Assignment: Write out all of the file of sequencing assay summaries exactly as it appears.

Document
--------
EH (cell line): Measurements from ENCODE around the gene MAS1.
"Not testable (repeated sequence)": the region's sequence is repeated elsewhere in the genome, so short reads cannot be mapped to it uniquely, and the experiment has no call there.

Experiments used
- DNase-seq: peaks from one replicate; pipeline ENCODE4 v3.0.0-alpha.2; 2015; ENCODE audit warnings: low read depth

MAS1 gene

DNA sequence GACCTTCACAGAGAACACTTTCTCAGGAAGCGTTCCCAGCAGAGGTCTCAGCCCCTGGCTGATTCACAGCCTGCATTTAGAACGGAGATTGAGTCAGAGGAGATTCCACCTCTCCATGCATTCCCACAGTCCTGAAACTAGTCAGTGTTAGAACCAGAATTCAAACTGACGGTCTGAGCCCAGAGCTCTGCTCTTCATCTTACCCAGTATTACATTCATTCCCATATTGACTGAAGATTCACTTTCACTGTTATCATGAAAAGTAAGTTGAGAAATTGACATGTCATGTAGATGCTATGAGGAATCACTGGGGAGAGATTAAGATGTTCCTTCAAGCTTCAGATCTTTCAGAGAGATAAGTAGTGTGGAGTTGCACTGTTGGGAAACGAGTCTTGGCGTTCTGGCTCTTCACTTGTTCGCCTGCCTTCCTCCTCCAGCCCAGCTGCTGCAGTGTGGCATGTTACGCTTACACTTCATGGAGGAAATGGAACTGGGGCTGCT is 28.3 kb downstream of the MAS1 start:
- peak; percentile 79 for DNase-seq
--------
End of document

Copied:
EH (cell line): Measurements from ENCODE around the gene MAS1.
"Not testable (repeated sequence)": the region's sequence is repeated elsewhere in the genome, so short reads cannot be mapped to it uniquely, and the experiment has no call there.

Experiments used
- DNase-seq: peaks from one replicate; pipeline ENCODE4 v3.0.0-alpha.2; 2015; ENCODE audit warnings: low read depth

MAS1 gene

DNA sequence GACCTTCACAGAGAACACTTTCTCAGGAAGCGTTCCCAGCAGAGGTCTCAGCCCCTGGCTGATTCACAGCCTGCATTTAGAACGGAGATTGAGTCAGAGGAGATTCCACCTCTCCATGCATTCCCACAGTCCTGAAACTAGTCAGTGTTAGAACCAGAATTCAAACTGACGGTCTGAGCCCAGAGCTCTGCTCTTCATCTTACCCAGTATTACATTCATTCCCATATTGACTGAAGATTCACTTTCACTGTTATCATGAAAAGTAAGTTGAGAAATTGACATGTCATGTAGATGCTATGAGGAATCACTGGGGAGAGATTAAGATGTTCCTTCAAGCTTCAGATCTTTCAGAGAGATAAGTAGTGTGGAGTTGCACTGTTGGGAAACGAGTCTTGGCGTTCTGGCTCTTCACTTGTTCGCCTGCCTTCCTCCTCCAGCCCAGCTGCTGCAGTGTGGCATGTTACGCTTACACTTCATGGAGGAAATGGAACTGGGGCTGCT is 28.3 kb downstream of the MAS1 start:
- peak; percentile 79 for DNase-seq